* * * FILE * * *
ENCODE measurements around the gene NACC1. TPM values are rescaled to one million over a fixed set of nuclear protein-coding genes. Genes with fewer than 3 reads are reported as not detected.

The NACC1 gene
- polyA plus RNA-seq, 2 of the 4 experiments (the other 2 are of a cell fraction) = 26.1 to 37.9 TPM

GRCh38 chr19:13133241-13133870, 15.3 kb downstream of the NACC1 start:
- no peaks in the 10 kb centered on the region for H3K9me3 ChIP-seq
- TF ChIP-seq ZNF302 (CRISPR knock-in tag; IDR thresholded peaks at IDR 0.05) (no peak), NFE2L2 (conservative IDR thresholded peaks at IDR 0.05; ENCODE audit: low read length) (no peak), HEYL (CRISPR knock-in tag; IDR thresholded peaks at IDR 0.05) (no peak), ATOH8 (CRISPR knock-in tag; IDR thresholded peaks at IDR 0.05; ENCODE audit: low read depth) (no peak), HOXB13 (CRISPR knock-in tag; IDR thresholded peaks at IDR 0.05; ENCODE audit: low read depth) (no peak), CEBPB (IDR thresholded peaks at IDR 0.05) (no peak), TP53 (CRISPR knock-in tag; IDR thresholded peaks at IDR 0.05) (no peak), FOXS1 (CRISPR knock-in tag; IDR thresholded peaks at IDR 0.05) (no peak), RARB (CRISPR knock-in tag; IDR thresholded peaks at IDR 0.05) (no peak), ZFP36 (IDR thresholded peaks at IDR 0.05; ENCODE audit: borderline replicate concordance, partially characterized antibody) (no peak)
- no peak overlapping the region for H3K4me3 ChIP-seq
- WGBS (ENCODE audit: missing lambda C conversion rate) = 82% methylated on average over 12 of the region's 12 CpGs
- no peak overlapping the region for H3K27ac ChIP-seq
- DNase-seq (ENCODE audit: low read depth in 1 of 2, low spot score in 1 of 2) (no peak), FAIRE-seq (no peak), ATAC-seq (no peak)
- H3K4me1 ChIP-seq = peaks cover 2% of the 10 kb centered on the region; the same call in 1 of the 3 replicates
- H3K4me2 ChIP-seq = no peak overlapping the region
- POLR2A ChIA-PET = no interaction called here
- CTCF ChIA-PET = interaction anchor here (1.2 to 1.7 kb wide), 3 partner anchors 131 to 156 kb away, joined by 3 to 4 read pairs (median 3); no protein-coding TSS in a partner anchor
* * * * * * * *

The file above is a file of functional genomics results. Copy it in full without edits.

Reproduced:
ENCODE measurements around the gene NACC1. TPM values are rescaled to one million over a fixed set of nuclear protein-coding genes. Genes with fewer than 3 reads are reported as not detected.

The NACC1 gene
- polyA plus RNA-seq, 2 of the 4 experiments (the other 2 are of a cell fraction) = 26.1 to 37.9 TPM

GRCh38 chr19:13133241-13133870, 15.3 kb downstream of the NACC1 start:
- no peaks in the 10 kb centered on the region for H3K9me3 ChIP-seq
- TF ChIP-seq ZNF302 (CRISPR knock-in tag; IDR thresholded peaks at IDR 0.05) (no peak), NFE2L2 (conservative IDR thresholded peaks at IDR 0.05; ENCODE audit: low read length) (no peak), HEYL (CRISPR knock-in tag; IDR thresholded peaks at IDR 0.05) (no peak), ATOH8 (CRISPR knock-in tag; IDR thresholded peaks at IDR 0.05; ENCODE audit: low read depth) (no peak), HOXB13 (CRISPR knock-in tag; IDR thresholded peaks at IDR 0.05; ENCODE audit: low read depth) (no peak), CEBPB (IDR thresholded peaks at IDR 0.05) (no peak), TP53 (CRISPR knock-in tag; IDR thresholded peaks at IDR 0.05) (no peak), FOXS1 (CRISPR knock-in tag; IDR thresholded peaks at IDR 0.05) (no peak), RARB (CRISPR knock-in tag; IDR thresholded peaks at IDR 0.05) (no peak), ZFP36 (IDR thresholded peaks at IDR 0.05; ENCODE audit: borderline replicate concordance, partially characterized antibody) (no peak)
- no peak overlapping the region for H3K4me3 ChIP-seq
- WGBS (ENCODE audit: missing lambda C conversion rate) = 82% methylated on average over 12 of the region's 12 CpGs
- no peak overlapping the region for H3K27ac ChIP-seq
- DNase-seq (ENCODE audit: low read depth in 1 of 2, low spot score in 1 of 2) (no peak), FAIRE-seq (no peak), ATAC-seq (no peak)
- H3K4me1 ChIP-seq = peaks cover 2% of the 10 kb centered on the region; the same call in 1 of the 3 replicates
- H3K4me2 ChIP-seq = no peak overlapping the region
- POLR2A ChIA-PET = no interaction called here
- CTCF ChIA-PET = interaction anchor here (1.2 to 1.7 kb wide), 3 partner anchors 131 to 156 kb away, joined by 3 to 4 read pairs (median 3); no protein-coding TSS in a partner anchor